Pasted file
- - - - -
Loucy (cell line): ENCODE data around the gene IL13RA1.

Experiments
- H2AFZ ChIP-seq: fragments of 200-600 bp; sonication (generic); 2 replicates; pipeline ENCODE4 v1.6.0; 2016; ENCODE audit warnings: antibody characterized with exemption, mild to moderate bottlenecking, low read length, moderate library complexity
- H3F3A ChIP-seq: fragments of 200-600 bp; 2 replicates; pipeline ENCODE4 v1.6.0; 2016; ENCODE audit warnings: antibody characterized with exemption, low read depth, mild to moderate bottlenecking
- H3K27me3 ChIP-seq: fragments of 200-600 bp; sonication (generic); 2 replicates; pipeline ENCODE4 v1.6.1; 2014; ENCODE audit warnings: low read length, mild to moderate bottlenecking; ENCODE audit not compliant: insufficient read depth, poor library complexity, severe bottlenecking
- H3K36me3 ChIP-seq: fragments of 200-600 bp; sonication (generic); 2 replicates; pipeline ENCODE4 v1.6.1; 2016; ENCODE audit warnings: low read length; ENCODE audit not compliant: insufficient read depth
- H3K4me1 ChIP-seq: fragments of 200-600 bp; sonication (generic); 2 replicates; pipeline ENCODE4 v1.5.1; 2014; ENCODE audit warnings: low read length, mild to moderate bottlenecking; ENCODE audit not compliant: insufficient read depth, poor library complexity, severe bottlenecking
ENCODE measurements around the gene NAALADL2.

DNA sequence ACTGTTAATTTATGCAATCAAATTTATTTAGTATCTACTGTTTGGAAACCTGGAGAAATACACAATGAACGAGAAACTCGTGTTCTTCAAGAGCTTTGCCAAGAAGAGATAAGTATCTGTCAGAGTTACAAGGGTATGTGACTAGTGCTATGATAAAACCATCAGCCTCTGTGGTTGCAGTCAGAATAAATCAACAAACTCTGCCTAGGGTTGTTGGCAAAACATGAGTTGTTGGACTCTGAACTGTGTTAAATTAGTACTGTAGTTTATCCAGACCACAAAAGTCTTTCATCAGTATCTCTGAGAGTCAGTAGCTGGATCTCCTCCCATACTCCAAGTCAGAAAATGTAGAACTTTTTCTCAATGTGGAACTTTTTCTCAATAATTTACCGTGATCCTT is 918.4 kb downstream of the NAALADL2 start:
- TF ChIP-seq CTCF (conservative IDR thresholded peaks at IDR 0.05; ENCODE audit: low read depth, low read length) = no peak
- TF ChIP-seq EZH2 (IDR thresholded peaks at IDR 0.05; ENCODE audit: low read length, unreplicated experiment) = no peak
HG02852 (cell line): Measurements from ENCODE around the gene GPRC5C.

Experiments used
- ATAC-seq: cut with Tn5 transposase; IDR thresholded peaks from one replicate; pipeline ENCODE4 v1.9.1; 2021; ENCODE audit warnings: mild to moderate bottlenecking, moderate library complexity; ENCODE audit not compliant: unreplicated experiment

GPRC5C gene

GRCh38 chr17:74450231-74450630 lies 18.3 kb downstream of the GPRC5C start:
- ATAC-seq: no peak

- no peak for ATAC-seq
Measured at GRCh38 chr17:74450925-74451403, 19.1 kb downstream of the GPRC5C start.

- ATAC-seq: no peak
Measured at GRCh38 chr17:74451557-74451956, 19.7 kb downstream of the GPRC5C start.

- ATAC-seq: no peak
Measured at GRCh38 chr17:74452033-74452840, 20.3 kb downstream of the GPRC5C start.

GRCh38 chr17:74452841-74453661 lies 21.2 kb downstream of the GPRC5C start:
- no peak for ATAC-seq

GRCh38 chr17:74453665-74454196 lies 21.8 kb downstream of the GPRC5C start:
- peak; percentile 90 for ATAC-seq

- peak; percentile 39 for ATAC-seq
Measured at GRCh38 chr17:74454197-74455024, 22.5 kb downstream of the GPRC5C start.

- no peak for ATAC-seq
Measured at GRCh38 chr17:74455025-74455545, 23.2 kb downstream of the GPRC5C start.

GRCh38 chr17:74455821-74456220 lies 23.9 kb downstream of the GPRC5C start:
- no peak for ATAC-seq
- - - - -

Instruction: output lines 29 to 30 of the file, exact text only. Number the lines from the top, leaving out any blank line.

Measured at GRCh38 chr17:74454197-74455024, 22.5 kb downstream of the GPRC5C start.

- no peak for ATAC-seq